Long before Body Worlds shocked people with its theatrically preserved people or Damien Hirst even thought to dunk a dead shark in a tank of formaldehyde, scientists were erring into the realm of art with their attempts at preserving life for anatomical study. The specimens in particular that emerged as a way to show the inner workings of the human body, such as the late 18th century “anatomical venus” models of the sculptor Clemente Susini — beautiful young ladies with their hair tossed back and their pale skin pulled open to show the organs within — mixed death and anatomy with an uncanny beauty. One anatomist took this to an unprecedented extreme. Honoré Fragonard transformed the human body into an object of strange art, flaying open the skin and preserving it to show the hidden veins and organs, but at the same time giving it a dramatic pose that captured the absent life.
While many of the hundreds of these “écorchés” have vanished, several of Fragonard’s models are still on display at the Musée Fragonard at the École Nationale Vétérinaire de Maisons-Alfort just outside of Paris, the oldest veterinary school in the world. I visited the museum shortly after attending talks on anatomical models in an edition of the EXPLORA “History and Cultural Representations of Human Remains” conference series at the Academy of Medicine in Paris. While anatomy as art is something that has faded into novelty — we no longer have as great a need to preserve human specimens to understand and study the body — these objects (as they have become objects, no longer quite human) are still stored away in small, often overlooked museums like the Musée Fragonard.
Rafael Mandressi of the Centre Alexandre-Koyré opened up on the conference with a brief overview of the development of anatomical models, each stage of advanced preservation merging anatomical presentation with contemporary views on art, like Dutch anatomist Frederik Ruysch. His early 18th century “scenes” of skeletal fetuses arranged as still lifes with natural history objects like corral and shells were not unlike what his daughter Rachel Ruysch would do with her still life flowers in painting. In the late 18th century Italian nobleman and scientist Raimondo di Sangro developed his “anatomical machines,” preserved in the Sansevero Chapel in Naples, where veins and arteries hover above the skeletons of two people with the same artfulness he gave his reconstruction of the Cappella Sansevero church.
Of these “artists of the body,” though, none achieved quite such a sculptural beauty as Fragonard. Not surprisingly, his colleagues at the veterinary school in the 1700s got a little uneasy with the anatomist and his multiplying flayed cadavers that were being mysteriously transformed into death-defying works of artistic vitality. He never exactly disclosed how, or why, he made the models, but one popular theory is that he dunked the bodies in alcohol that was swirled with herbs and some pepper, injecting with wax or tallow the veins, arteries, and bronchial tubes before posing it all to dry and later hand-painting the final model in fleshy tones.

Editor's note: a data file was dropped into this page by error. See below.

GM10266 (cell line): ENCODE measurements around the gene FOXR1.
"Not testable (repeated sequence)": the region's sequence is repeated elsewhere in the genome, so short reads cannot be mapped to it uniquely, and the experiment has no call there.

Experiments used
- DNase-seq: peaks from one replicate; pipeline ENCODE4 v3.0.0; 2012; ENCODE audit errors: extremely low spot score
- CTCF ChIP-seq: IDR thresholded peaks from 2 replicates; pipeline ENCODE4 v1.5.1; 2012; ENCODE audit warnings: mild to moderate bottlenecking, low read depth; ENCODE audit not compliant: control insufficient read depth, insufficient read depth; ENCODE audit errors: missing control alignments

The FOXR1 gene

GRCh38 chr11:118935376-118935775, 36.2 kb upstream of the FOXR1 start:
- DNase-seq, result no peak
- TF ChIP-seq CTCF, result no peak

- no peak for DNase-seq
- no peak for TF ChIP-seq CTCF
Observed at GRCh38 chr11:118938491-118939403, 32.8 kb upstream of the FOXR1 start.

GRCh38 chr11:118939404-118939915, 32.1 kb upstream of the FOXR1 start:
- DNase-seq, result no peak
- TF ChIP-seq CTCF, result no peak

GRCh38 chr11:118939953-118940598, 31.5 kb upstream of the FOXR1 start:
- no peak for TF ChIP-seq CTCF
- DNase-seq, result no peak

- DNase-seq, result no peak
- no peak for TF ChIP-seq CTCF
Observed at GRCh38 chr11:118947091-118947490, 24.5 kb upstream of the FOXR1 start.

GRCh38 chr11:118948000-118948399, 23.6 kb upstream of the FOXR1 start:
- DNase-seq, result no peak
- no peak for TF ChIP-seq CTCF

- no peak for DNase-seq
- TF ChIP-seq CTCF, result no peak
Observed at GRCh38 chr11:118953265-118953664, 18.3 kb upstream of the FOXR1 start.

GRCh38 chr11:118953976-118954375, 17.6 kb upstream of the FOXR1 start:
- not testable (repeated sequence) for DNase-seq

His cousin was actually the Roccoco painter Jean-Honoré Fragonard, best known for his lively works of subtle eroticism like “The Swing,” and while they obviously worked with very different media, one could say the anatomist Fragonard achieved an equivalently subversive liveliness with his works, as exemplified by his “The Horseman of the Apocalypse.” It’s a man astride a galloping horse, based on a print by Albrecht Dürer and originally encircled by a small horde of human fetuses riding atop sheep and horse fetuses. There’s also the wide-eyed, snarl-lipped “The Man with a Mandible,” based on the Biblical story of Samson fighting the Philistines with a donkey’s jaw bone that has as much ferocity as Giovanni Bologna‘s sculpture of the same scene.
Honoré Fragonard was eventually declared insane by his colleagues and dismissed from the school, but his unusual mix of science and art continued with private, high-end collectors of dark oddities through to the French Revolution, when that client base met its own macabre fate. Yet the fact these anatomical sculptures still exist, and still are shocking in their blatant celebration of what’s beneath the skin is remarkable. If you visit the Musée Fragonard, walk to the back room, give the door a hard push and enter, you will likely be left alone to ponder this unsettling sculptural preservation of the body, art bleeding grotesquely into science at a time of anatomical discovery.
The Musée Fragonard is located at the École Nationale Vétérinaire de Maisons-Alfort (7 Avenue du Général de Gaulle, Maisons-Alfort, France).
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